For a really bizarrely bad column, check out Paul Sheehan in the Sydney Morning Herald with Tolerance a recipe for drug misery
It leads off with a huge picture of a cute family – fiancee, father, little boy.
And then immediately plunges into the dark side.
Stathi Katsidis lived faster than 99 per cent of Australians. He rode racehorses for a living. He took illegal drugs. He was reckless and self-indulgent. He didn’t make it past 31. At lunchtime on October 18 last year, Katsidis and his fiancee began drinking at Brisbane’s Hamilton Hotel.
As they lingered, Katsidis began taking drugs. By evening, with friends back at home, he had taken fantasy [GHB], and ecstasy, and cocaine, and crystal meth. He had also kept drinking. The binge lasted 12 hours before he passed out on his couch. Katsidis was found dead in the morning.
The coroner’s report, obtained by Brisbane’s Courier-Mail and released at the weekend, found he had nine times the lethal limit of fantasy in his system. His blood alcohol level was three times over the legal limit.
OK. Stop right there. I see where this is going.
But is he really going to use this as an example of a larger picture? It’s like advocating for laws against fatty foods because of the case of a 400 pound man who eats a 10 pound steak, three large pizzas, a couple pounds of bacon, two whole chickens and a chocolate cake in one sitting and dies of heart failure.
Yep, he’s using it.
A victimless crime? Katsidis left behind a young son, a distraught fiancee, and the more than 1000 people who attended his funeral. He didn’t have to steal to pay for his drugs but so many addicts do, creating real victims of real crimes. Tens of thousand of them.
Give me a break. This isn’t about drug tolerance causing victims. This is about a really, really stupid person dying. That’s all.
When I was in high school, two students died from huffing kerosene. They left distraught families (and I’m sure there were a lot of “victims” who attended their funerals as well), but it wasn’t tolerance of kerosene that caused their deaths. They were morons. Just like Stathi Katsidis and Paul Sheehan.
Some believe it would be better to legalise drugs and remove the criminal world that supplies them, using the money saved on enforcement to fund drug treatment programs. The libertarian side of me is comfortable with this. People should be allowed to take whatever drugs they like, so long as they harm only themselves.
It’s that last part, the myth of the victimless crime, that causes me to drop my libertarian bias on this subject. The death binge of Stathi Katsidis is a part of the mosaic of human folly that will lead me, despite a strong streak that favours less government intrusion and more personal freedom, to take a non-libertarian position tomorrow night in a debate entitled ”All drugs should be legalised”, the latest in the IQ2 debate series.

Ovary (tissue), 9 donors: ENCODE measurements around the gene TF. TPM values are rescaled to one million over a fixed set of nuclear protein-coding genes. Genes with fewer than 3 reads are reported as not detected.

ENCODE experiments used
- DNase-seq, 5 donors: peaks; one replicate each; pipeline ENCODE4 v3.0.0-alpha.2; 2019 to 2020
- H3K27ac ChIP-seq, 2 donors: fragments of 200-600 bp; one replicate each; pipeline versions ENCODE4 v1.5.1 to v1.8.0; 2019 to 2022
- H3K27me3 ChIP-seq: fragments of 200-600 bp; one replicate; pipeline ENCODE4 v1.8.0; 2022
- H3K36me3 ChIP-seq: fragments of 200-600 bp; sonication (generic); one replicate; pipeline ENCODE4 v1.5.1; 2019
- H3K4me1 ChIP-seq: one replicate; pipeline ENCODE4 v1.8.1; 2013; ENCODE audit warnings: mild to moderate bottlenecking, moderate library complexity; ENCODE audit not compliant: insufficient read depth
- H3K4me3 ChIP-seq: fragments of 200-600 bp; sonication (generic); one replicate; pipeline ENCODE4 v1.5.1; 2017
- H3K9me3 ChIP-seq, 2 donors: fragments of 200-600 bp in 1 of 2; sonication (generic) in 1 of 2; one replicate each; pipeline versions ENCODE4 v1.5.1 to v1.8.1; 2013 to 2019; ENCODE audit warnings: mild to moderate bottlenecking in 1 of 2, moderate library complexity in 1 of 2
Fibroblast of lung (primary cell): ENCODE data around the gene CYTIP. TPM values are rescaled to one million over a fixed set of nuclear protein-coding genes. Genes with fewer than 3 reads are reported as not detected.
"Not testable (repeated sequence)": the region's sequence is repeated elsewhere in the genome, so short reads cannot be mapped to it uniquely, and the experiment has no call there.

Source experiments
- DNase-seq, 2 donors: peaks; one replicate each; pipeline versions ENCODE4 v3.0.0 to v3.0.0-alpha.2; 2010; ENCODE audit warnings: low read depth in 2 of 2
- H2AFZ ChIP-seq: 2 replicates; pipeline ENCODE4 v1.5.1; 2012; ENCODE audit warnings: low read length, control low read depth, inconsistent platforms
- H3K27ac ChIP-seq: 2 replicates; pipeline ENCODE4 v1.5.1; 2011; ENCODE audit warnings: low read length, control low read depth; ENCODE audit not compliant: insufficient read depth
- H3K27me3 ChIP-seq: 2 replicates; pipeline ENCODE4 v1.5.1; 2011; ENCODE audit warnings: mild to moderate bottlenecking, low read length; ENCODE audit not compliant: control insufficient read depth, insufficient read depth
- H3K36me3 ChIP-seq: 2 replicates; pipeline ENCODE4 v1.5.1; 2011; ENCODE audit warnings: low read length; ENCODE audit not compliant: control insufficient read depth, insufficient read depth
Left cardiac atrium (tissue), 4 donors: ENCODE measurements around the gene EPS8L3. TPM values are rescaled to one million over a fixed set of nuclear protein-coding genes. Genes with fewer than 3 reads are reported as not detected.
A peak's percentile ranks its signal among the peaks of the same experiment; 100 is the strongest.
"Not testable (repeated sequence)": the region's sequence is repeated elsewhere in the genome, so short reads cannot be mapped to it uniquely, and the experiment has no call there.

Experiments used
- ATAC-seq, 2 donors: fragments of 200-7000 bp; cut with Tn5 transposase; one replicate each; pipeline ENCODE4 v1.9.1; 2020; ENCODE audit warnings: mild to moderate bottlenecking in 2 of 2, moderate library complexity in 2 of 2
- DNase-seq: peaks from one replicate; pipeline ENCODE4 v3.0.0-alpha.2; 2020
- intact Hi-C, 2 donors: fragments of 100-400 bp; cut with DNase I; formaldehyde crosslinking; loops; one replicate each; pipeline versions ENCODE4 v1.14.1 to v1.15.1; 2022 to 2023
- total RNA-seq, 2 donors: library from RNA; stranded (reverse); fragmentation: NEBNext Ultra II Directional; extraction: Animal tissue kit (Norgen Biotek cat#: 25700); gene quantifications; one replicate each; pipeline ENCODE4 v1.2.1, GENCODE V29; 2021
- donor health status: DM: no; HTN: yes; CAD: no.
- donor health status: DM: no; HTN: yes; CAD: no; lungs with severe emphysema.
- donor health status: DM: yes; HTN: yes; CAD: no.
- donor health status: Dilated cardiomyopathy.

I don’t know Paul Sheehan, but I suspect he has no clue what the word “libertarian” means, let alone having any kind of streak of it at all. I suspect his kind of libertarianism is along the lines of “The government should allow free speech as long as they agree with what’s being said.”
I mean, really. Take a look at what he said.
People should be allowed to take whatever drugs they like, so long as they harm only themselves.
It’s that last part, the myth of the victimless crime, that causes me to drop my libertarian bias on this subject.
So he’s just refuted himself. Apparently his libertarianism is only applied to hermits who know nobody and to whose funeral no one would come.
By that same token, he should be fully prepared to make it illegal for me to eat chocolate, because that could lead to obesity and early death, and some “victim” might be unhappy if I died.
He spends some time on the analysis of public opinion and then gets to this one…
This is a highly emotional debate for many people. At a dinner party at the home of a judge recently, one of the guests, upon hearing that I was preparing a column critical of the Kings Cross heroin injection centre, said to me: ”So you don’t care if drug users die in the street?”
This is the sort of emotionalism, the assumption of higher moral ground, reflexively used to club people in this debate – that you don’t care about the welfare of vulnerable addicts.
Yes, you wouldn’t want to use emotionalism or the assumption of a higher moral ground, would you Paul? Have you already forgotten the beginning of the article you’re currently writing???
Stathi Katsidis dead leaving behind a young son, a distraught fiancee, and the more than 1000 people who attended his funeral…
- Emotionalism? Check.
- Assumption of higher moral ground? Check.
Let’s move on.
Drug legalisation advocates also love the word ”tolerance” because it masks a position of moral relativism, the default position of progressive politics. Moral relativism encapsulates several mantras which favour victimology: social disadvantage is the root of social problems; addiction is a disease not a crime; prohibition drives crime, not consumption; underground markets drive underground behaviour.
Once again, it’s Sheehan who played the victimology card earlier (remember, the the more than 1000 people who attended his funeral).
And besides, it’s true that prohibition drives crime and that underground markets drive underground behavior.
But here, we get a glimpse into Sheehan’s real internal freak show, and it’s about desiring a moral absolutism against drug use, backed up by the power of the state. And that’s as far from libertarianism as you can get.
Go ahead, Paul, and play “libertarian” dress-up whenever you want lower taxes, but don’t insult us by claiming to be one.